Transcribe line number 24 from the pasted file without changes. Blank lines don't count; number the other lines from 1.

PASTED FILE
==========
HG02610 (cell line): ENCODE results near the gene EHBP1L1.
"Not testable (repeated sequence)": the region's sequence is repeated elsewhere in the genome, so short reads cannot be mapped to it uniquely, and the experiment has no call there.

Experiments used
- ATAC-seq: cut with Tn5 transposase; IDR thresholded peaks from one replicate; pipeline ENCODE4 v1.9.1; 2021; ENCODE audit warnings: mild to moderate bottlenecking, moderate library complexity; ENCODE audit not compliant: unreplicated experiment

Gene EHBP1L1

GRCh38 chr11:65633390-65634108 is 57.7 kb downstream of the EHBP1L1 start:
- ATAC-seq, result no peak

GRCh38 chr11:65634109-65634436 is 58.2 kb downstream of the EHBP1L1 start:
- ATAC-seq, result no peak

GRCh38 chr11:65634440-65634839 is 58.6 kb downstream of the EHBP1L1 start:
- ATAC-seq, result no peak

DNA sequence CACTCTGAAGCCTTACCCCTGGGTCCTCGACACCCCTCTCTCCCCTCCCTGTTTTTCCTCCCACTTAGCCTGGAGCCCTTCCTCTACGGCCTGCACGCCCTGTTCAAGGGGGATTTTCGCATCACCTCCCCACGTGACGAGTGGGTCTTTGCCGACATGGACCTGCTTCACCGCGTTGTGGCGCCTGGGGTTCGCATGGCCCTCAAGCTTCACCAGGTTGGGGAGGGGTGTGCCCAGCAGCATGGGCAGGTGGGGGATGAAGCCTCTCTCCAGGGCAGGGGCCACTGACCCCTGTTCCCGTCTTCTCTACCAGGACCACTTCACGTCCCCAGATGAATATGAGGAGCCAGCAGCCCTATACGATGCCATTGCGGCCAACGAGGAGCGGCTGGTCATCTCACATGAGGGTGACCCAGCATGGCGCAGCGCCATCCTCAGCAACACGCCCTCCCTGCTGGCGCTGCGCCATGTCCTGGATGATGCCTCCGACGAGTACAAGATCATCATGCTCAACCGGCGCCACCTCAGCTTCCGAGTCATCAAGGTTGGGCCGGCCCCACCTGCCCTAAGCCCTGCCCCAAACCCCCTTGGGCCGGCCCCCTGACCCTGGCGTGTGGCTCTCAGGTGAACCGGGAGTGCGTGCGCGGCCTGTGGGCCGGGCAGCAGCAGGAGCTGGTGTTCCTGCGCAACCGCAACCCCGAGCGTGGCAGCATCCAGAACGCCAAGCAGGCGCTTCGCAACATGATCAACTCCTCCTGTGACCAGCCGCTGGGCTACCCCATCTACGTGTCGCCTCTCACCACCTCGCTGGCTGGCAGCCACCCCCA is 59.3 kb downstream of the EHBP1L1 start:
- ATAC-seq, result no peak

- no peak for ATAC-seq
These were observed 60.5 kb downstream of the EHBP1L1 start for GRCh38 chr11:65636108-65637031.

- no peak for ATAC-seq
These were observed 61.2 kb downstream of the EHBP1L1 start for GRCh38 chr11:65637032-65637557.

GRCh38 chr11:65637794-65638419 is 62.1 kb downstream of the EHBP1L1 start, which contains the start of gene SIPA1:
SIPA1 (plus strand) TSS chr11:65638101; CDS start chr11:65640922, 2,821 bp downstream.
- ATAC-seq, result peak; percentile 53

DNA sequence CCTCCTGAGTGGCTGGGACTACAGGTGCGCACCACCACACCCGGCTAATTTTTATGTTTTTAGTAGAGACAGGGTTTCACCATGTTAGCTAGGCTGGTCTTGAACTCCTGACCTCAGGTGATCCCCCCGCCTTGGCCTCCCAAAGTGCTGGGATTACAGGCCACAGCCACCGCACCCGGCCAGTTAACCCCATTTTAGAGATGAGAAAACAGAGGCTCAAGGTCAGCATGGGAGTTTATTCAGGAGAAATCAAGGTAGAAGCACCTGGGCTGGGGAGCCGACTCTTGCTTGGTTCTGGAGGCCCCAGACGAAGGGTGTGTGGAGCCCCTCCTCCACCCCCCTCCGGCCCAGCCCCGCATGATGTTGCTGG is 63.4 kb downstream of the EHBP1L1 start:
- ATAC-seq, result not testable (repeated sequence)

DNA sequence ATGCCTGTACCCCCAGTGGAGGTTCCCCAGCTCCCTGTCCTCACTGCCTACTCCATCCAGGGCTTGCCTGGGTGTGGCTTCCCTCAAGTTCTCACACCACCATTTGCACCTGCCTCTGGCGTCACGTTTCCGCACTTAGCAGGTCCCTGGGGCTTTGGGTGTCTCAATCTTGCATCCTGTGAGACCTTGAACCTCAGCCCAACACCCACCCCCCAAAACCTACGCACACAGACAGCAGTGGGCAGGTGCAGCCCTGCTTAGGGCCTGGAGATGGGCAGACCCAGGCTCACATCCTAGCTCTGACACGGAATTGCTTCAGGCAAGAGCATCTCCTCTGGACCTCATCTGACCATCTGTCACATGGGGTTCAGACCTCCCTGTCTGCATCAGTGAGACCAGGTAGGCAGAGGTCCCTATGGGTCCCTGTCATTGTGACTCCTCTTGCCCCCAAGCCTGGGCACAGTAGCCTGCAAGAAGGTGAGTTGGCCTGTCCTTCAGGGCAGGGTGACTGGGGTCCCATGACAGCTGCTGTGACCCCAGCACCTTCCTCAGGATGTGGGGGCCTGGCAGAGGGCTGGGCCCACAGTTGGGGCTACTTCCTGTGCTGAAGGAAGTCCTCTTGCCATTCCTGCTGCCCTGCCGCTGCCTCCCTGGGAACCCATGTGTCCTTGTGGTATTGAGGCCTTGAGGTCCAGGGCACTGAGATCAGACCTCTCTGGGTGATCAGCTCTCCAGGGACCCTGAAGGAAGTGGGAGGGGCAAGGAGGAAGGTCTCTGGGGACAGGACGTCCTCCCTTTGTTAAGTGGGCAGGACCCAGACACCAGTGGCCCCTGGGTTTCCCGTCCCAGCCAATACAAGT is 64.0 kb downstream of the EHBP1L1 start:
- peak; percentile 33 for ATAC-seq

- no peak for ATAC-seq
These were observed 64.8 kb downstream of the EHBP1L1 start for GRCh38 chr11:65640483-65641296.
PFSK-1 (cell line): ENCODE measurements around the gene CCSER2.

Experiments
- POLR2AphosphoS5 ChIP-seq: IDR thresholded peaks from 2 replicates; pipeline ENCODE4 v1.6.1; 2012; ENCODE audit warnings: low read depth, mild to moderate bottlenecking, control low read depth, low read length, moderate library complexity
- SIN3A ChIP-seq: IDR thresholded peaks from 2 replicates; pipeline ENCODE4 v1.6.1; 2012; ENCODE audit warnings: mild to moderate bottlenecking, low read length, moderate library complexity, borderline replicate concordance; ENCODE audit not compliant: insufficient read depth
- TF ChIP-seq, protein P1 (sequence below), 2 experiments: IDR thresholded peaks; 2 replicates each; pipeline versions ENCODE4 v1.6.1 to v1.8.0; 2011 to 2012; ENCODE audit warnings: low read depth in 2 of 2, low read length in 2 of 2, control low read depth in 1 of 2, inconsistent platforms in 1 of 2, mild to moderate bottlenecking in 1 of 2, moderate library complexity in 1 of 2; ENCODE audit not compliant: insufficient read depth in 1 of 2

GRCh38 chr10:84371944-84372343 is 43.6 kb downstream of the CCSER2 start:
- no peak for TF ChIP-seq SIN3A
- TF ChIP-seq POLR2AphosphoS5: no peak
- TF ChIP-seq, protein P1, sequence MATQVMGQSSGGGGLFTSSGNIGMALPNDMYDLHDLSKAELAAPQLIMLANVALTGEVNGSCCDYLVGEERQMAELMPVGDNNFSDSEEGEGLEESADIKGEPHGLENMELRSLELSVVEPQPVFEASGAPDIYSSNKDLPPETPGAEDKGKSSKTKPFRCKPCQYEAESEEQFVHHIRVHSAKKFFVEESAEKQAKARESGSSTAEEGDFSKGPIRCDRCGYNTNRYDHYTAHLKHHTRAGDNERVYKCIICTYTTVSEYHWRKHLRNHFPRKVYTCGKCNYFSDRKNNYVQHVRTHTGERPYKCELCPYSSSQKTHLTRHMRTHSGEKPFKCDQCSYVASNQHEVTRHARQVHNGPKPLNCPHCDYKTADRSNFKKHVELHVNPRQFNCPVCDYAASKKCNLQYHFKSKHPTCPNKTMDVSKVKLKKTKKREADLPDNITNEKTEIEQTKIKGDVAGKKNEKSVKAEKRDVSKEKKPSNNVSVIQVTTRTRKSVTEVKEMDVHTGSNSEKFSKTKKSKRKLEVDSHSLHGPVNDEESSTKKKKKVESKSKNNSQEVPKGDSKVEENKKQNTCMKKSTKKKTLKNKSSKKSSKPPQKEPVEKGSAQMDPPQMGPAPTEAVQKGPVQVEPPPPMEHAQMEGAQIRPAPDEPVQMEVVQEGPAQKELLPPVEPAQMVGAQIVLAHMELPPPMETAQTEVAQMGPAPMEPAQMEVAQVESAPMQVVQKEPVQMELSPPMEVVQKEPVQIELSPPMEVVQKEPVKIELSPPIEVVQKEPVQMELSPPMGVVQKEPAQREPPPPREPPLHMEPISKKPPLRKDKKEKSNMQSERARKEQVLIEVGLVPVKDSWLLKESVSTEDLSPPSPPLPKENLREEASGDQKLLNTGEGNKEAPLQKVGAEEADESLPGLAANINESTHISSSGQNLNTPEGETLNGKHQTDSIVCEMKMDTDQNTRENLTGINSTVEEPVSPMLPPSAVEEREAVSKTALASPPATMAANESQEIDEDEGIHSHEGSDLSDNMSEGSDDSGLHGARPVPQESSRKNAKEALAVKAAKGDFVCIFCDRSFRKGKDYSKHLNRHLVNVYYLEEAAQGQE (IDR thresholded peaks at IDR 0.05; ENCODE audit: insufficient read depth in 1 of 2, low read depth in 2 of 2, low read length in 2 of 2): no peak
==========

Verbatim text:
- peak; percentile 33 for ATAC-seq